SARASOTA, Fla. - The Orioles are an unsettled team with three games remaining in Florida.
We haven’t figured out the rotation beyond Chris Tillman, Yovani Gallardo and Ubaldo Jimenez. We haven’t figured out who’s playing left field, since the club continues to check on available players. We don’t know whether the Orioles are keeping Hyun Soo Kim, though I’ll point out again that he wants to stay in the U.S. unless he had a sudden change of heart overnight.
We don’t know who’s filling two spots in the bullpen, the second vacancy created by Brian Matusz’s pending trip to the disabled list. We don’t know if the Orioles will carry an extra pitcher, outfielder or utility infielder while Kevin Gausman is on the disabled list.
There are 41 players in camp. You’re only allowed to carry 25. This isn’t the NFL.
Gonzalez is trying to hold onto his spot in the rotation, but Wright and Wilson are breathing down his neck. Or has he moved behind them?
It’s an unsettled team.
Gonzalez needs a good start tonight. Not so-so or good at first and then dissolving into a mess. He needs to be on top of his game.
Gonzalez is 1-4 with a 12.56 ERA in five starts, with 20 runs and 28 hits allowed in only 14 1/3 innings. He’s walked six batters and struck out four, surrendered five home runs and put himself at risk of being optioned to Triple-A Norfolk.
The Braves may leave most of their regulars back in Lake Buena Vista, just as the Orioles do in Sarasota when they’re forced to make the trip. And by “most,” I mean all of them.
If Kim isn’t in tonight’s lineup, the club will be pressed for an explanation beyond, “He’s working out.” If David Murphy’s jersey is hanging in a locker, well ...
I checked again last night and the Orioles definitely are open to moving Kim, whose performance hasn’t met expectations. The emergence of Rule 5 pick Joey Rickard makes it easier, though the club is leaving itself wide open for criticism.
Kim has played 16 exhibition games and received 44 at-bats. His supporters will say that’s an inadequate sample size for a player adjusting to life in the U.S. and major league competition.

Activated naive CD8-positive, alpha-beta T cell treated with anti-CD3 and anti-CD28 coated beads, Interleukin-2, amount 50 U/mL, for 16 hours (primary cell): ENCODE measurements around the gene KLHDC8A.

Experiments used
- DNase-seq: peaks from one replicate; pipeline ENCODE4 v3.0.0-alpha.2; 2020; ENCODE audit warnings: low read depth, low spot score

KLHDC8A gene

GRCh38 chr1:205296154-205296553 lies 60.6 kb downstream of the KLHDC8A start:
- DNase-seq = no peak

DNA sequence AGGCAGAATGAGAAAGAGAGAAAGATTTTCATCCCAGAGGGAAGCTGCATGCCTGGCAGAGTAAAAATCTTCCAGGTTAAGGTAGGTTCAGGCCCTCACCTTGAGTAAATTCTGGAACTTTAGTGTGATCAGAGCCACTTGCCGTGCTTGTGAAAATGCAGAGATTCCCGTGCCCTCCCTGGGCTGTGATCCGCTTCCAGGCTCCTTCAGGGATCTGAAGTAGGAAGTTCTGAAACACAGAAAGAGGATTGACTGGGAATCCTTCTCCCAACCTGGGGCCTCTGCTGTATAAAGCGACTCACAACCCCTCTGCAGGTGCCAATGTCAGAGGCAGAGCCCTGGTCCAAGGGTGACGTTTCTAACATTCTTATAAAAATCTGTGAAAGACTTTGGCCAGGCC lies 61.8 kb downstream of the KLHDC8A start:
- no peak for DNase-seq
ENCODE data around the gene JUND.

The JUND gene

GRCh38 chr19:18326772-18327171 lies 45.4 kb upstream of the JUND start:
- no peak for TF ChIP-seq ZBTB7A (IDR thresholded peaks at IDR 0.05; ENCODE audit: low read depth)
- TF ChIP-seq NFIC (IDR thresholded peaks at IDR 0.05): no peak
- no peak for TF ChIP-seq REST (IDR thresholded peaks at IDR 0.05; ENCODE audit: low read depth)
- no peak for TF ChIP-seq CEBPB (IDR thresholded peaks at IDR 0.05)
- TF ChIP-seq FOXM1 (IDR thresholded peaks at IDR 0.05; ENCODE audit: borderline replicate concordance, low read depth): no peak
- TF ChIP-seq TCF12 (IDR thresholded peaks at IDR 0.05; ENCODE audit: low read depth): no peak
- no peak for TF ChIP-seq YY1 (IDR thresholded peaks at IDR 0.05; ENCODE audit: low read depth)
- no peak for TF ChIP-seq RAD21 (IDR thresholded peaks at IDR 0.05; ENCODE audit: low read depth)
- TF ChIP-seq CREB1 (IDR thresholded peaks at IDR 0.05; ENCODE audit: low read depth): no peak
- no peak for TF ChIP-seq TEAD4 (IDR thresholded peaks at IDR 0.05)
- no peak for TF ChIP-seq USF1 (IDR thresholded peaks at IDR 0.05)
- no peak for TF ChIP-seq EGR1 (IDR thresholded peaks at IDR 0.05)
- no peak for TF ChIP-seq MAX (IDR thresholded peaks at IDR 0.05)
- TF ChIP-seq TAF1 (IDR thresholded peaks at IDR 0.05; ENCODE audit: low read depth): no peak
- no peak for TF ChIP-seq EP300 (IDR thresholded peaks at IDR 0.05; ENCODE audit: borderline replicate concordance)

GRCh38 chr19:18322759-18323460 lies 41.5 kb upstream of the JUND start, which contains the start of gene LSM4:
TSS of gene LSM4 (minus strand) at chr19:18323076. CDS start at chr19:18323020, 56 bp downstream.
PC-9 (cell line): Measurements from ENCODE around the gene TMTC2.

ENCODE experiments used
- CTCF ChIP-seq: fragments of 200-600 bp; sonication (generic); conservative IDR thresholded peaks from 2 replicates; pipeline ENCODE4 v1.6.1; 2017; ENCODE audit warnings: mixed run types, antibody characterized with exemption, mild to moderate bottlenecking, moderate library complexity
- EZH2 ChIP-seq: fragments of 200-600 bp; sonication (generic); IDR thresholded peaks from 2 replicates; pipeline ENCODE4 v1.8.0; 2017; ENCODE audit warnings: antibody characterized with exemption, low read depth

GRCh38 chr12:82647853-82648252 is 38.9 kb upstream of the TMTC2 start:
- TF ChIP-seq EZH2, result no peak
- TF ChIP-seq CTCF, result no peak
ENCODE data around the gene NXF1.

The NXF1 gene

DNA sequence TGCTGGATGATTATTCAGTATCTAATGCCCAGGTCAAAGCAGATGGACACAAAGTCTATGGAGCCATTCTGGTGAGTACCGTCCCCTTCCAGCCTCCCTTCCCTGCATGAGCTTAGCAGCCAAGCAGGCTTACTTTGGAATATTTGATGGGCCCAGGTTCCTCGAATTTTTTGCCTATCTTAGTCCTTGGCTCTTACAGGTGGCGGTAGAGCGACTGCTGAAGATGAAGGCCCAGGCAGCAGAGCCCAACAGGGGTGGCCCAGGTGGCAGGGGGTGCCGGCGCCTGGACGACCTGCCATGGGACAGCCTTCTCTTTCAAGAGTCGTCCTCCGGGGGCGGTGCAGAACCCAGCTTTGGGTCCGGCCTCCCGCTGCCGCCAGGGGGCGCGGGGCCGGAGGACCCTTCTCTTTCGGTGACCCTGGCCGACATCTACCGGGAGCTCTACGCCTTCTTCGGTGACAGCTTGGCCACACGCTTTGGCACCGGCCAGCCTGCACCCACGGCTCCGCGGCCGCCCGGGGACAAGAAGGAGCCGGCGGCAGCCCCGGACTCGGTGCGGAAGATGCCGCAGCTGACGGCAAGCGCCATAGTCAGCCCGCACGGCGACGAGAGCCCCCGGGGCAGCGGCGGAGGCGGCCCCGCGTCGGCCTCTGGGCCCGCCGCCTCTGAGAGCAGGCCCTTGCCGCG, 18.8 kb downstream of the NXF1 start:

If Rickard is the real deal, and that seemed to be the prevailing opinion before he played his 24th game yesterday, he’d improve the outfield defense, bring much-needed speed and base-stealing ability, and perhaps give manager Buck Showalter a true leadoff hitter.
We’re talking about two unproven players here, but one has been superior this spring and isn’t making $7 million.
The Orioles want to improve their on-base capabilities, which is a big reason why they selected Rickard in the Rule 5 draft and signed Kim to two-year deal. Rickard has shown off that skill in the Grapefruit League with a .462 OBP, along with others that Kim isn’t going to match, taking us back to speed, basestealing and superior defense.
They weren’t supposed to go head-to-head down here, but it’s sort of worked out that way. At least, that’s how it appears. Rickard was supposed to back up at all three outfield positions if he made the club. Well, he’s made the club and earned a larger role.
One of his teammates yesterday made a big deal out of Rickard’s ability to draw walks, using a touch of humor to illustrate that it’s basically like finding a unicorn in the clubhouse. The kid is the feel-good story of camp.
It’s just a shame that so many people are starting to feel badly for Kim.